The CW averaged 500,000 viewers for its 14 hours of programming. The crime drama “Walker” was its most-watched program for the fourth time in seven weeks, averaging 795,000 viewers, 128th among broadcast programs. Its overall ranking was not available.

The 20 most-watched prime-time programs consisted of two NFL games; three NFL pregame shows; “60 Minutes”; “Yellowstone”; seven CBS scripted programs; NBC’s three “Chicago” series and both episodes of its singing competition “The Voice”; and last Tuesday’s edition of the Fox News Channel political talk show “Hannity,” which included coverage of former President Donald Trump’s announcement that he would seek a second term.

“Monday Night Football” and Saturday night college football made ESPN the most-watched cable network for the third time in four weeks, sixth time in eight weeks and ninth time in 12 weeks, averaging 3.4 million viewers. Fox News Channel was second, averaging 2.358 million viewers, and Hallmark Channel third, averaging 1.391 million viewers.

MSNBC was the other cable network to average more than 1 million viewers for its prime-time programming, averaging 1.272 million.

The week’s most-watched cable program was the Nov. 14 broadcast of ESPN’s “Monday Night Football,” which averaged 12.771 million viewers. The Washington Commanders’ 32-21 victory, which ended the Philadelphia Eagles’ bid for an undefeated season, was second overall.

The cable top 20 consisted of “Monday Night Football” and its 14-minute kickoff show; “Yellowstone”; ESPN’s coverage of Saturday’s South Carolina-Tennessee college football game; 12 Fox News Channel weeknight political talk shows (five broadcasts each of “Tucker Carlson Tonight” and “Hannity” and two “The Ingraham Angle”); the premiere of Paramount+ Sylvester Stallone-starring crime drama “Tulsa King,” which aired on Paramount Network; the MSNBC news and opinion program, “The Rachel Maddow Show”; the Hallmark Channel movie, “My Christmas Dream”; and last Tuesday’s edition of the CNN news/talk program “Anderson Cooper 360,” which included Trump’s announcement.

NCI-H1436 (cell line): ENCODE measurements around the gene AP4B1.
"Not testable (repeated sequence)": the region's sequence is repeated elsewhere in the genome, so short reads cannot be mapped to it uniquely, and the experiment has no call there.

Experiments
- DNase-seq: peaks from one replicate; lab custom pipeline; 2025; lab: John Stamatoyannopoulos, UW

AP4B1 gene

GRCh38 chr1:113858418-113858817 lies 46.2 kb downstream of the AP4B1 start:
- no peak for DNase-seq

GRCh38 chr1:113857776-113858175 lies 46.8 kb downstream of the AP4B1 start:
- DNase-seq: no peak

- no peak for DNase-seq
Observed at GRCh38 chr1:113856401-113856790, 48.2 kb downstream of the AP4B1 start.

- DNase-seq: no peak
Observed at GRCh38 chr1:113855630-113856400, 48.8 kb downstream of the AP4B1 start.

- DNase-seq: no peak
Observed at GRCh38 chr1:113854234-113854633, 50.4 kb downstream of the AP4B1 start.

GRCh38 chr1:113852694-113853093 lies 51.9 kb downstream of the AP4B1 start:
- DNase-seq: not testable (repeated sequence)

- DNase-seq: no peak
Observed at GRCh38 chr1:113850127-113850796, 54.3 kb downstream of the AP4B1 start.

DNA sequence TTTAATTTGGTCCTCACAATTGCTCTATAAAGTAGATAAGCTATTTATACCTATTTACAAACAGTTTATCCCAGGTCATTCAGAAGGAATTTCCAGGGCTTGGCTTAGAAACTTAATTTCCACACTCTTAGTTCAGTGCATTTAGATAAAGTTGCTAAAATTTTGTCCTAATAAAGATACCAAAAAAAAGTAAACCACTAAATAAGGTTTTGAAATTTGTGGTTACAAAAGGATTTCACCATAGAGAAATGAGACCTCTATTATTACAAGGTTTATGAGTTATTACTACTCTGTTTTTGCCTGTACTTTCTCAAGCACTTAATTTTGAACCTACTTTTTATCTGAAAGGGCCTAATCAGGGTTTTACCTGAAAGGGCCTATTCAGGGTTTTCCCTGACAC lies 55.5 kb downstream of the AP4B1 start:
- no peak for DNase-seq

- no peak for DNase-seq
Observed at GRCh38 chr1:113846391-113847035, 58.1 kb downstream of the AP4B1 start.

The fifth season of “The Crown” was Netflix’s most-watched program for the second consecutive week, with viewers watching its 10 episodes for 84.31 million hours the first full week they were available, 21.5% less than the 107.39 million hours the previous week, when they were available for five days, according to figures released by the streaming service.

The romantic comedy “Falling for Christmas” was Netflix’s most-watched movie, with 37.85 million hours watched in its first full week of release, 21.7% less than its 48.36 million hours watched the previous week, when it was available for four days.

Univision’s coverage of the Latin Grammys was the most-watched Spanish-language program, averaging 2.479 million viewers, 67th overall.

Univision was the most-watched Spanish-language network for the 15th consecutive week and 153rd time in 155 weeks, averaging 1.39 million viewers. Telemundo was second, averaging 770,000, followed by UniMas (490,000), Estrella TV (70,000) and Azteca America (50,000).

ABC’s “World News Tonight with David Muir” was the most-watched nightly newscast for 154th time in 155 weeks and 206th time in 208 weeks, averaging 8.908 million viewers. “NBC Nightly News with Lester Holt” was second, averaging 7.259 million.

The “CBS Evening News with Norah O’Donnell” was third, averaging 5.315 million viewers.

The week’s 10 most-watched prime-time programs were NBC’s “Sunday Night Football”; ESPN’s “Monday Night Football”; the 10-minute “Sunday Night Football” pre-kickoff show; “60 Minutes”; the 20-minute third segment of NBC’s “Football Night in America”; “Yellowstone”; CBS’ “FBI”; NBC’s “Chicago Fire” and “Chicago Med”; and CBS’ “NCIS.”